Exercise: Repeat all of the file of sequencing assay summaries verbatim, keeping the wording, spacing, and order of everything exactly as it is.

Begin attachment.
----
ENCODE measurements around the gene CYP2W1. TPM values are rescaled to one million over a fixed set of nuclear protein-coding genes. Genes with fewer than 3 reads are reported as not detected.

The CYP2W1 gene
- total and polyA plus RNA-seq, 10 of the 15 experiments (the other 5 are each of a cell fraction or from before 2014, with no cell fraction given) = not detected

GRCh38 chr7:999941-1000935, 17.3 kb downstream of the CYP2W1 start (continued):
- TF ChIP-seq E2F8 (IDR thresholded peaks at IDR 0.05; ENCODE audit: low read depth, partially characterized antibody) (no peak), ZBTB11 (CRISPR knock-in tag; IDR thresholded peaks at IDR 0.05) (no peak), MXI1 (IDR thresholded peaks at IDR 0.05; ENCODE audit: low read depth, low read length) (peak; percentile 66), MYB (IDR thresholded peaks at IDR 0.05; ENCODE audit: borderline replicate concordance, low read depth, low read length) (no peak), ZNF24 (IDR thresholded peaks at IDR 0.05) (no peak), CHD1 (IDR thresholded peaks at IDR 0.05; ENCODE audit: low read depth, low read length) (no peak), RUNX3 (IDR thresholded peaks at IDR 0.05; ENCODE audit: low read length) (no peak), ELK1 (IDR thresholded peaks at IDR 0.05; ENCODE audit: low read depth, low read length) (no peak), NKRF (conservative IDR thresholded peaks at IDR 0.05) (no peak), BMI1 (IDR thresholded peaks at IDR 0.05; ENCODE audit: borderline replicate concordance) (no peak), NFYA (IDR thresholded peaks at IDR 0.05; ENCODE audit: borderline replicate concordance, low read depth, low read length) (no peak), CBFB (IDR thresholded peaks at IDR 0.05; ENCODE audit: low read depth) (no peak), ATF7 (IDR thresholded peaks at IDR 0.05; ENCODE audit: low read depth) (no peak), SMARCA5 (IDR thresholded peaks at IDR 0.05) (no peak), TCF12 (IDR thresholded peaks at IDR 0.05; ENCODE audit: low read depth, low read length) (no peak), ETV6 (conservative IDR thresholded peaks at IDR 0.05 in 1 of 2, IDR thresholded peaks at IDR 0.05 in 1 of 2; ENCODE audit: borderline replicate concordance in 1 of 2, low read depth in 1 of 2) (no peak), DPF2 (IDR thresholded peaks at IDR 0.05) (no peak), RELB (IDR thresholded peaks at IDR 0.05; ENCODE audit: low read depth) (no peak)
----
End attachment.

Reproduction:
ENCODE measurements around the gene CYP2W1. TPM values are rescaled to one million over a fixed set of nuclear protein-coding genes. Genes with fewer than 3 reads are reported as not detected.

The CYP2W1 gene
- total and polyA plus RNA-seq, 10 of the 15 experiments (the other 5 are each of a cell fraction or from before 2014, with no cell fraction given) = not detected

GRCh38 chr7:999941-1000935, 17.3 kb downstream of the CYP2W1 start (continued):
- TF ChIP-seq E2F8 (IDR thresholded peaks at IDR 0.05; ENCODE audit: low read depth, partially characterized antibody) (no peak), ZBTB11 (CRISPR knock-in tag; IDR thresholded peaks at IDR 0.05) (no peak), MXI1 (IDR thresholded peaks at IDR 0.05; ENCODE audit: low read depth, low read length) (peak; percentile 66), MYB (IDR thresholded peaks at IDR 0.05; ENCODE audit: borderline replicate concordance, low read depth, low read length) (no peak), ZNF24 (IDR thresholded peaks at IDR 0.05) (no peak), CHD1 (IDR thresholded peaks at IDR 0.05; ENCODE audit: low read depth, low read length) (no peak), RUNX3 (IDR thresholded peaks at IDR 0.05; ENCODE audit: low read length) (no peak), ELK1 (IDR thresholded peaks at IDR 0.05; ENCODE audit: low read depth, low read length) (no peak), NKRF (conservative IDR thresholded peaks at IDR 0.05) (no peak), BMI1 (IDR thresholded peaks at IDR 0.05; ENCODE audit: borderline replicate concordance) (no peak), NFYA (IDR thresholded peaks at IDR 0.05; ENCODE audit: borderline replicate concordance, low read depth, low read length) (no peak), CBFB (IDR thresholded peaks at IDR 0.05; ENCODE audit: low read depth) (no peak), ATF7 (IDR thresholded peaks at IDR 0.05; ENCODE audit: low read depth) (no peak), SMARCA5 (IDR thresholded peaks at IDR 0.05) (no peak), TCF12 (IDR thresholded peaks at IDR 0.05; ENCODE audit: low read depth, low read length) (no peak), ETV6 (conservative IDR thresholded peaks at IDR 0.05 in 1 of 2, IDR thresholded peaks at IDR 0.05 in 1 of 2; ENCODE audit: borderline replicate concordance in 1 of 2, low read depth in 1 of 2) (no peak), DPF2 (IDR thresholded peaks at IDR 0.05) (no peak), RELB (IDR thresholded peaks at IDR 0.05; ENCODE audit: low read depth) (no peak)